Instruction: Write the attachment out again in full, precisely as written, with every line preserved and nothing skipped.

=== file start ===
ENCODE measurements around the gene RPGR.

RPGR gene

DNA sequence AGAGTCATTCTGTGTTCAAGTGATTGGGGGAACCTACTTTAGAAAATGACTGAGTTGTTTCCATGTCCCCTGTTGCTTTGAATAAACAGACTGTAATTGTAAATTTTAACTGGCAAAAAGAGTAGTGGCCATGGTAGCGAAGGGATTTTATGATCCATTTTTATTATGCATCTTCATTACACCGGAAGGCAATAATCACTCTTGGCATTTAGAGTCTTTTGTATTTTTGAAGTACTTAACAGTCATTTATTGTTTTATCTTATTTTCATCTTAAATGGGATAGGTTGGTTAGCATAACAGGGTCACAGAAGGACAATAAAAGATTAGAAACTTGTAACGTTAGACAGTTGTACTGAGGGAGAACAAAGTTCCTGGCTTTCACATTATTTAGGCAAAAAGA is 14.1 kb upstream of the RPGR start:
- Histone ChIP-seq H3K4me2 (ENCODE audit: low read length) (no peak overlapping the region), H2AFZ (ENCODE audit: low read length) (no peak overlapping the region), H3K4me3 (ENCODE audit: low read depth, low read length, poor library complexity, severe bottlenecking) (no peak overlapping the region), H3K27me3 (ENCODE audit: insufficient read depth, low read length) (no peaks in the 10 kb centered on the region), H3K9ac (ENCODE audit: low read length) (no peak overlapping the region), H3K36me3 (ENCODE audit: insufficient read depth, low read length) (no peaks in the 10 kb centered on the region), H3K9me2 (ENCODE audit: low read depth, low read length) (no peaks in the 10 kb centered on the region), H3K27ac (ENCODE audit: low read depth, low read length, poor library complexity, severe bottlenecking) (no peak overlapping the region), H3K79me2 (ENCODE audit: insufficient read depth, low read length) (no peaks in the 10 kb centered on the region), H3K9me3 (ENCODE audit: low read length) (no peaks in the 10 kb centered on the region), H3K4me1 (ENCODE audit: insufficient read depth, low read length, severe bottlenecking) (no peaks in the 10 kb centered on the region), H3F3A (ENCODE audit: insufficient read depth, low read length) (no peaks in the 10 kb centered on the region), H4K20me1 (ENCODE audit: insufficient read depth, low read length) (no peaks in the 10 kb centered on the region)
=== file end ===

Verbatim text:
ENCODE measurements around the gene RPGR.

RPGR gene

DNA sequence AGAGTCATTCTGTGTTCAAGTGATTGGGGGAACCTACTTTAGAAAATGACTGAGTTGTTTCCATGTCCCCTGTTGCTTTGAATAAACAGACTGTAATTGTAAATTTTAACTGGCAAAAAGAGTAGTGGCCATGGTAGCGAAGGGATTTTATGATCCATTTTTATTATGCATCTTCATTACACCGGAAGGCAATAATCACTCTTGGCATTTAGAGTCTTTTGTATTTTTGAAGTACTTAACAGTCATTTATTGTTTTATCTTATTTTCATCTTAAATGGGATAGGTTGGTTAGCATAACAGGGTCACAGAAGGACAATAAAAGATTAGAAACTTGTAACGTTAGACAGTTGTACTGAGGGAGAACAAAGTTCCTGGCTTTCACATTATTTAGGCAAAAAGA is 14.1 kb upstream of the RPGR start:
- Histone ChIP-seq H3K4me2 (ENCODE audit: low read length) (no peak overlapping the region), H2AFZ (ENCODE audit: low read length) (no peak overlapping the region), H3K4me3 (ENCODE audit: low read depth, low read length, poor library complexity, severe bottlenecking) (no peak overlapping the region), H3K27me3 (ENCODE audit: insufficient read depth, low read length) (no peaks in the 10 kb centered on the region), H3K9ac (ENCODE audit: low read length) (no peak overlapping the region), H3K36me3 (ENCODE audit: insufficient read depth, low read length) (no peaks in the 10 kb centered on the region), H3K9me2 (ENCODE audit: low read depth, low read length) (no peaks in the 10 kb centered on the region), H3K27ac (ENCODE audit: low read depth, low read length, poor library complexity, severe bottlenecking) (no peak overlapping the region), H3K79me2 (ENCODE audit: insufficient read depth, low read length) (no peaks in the 10 kb centered on the region), H3K9me3 (ENCODE audit: low read length) (no peaks in the 10 kb centered on the region), H3K4me1 (ENCODE audit: insufficient read depth, low read length, severe bottlenecking) (no peaks in the 10 kb centered on the region), H3F3A (ENCODE audit: insufficient read depth, low read length) (no peaks in the 10 kb centered on the region), H4K20me1 (ENCODE audit: insufficient read depth, low read length) (no peaks in the 10 kb centered on the region)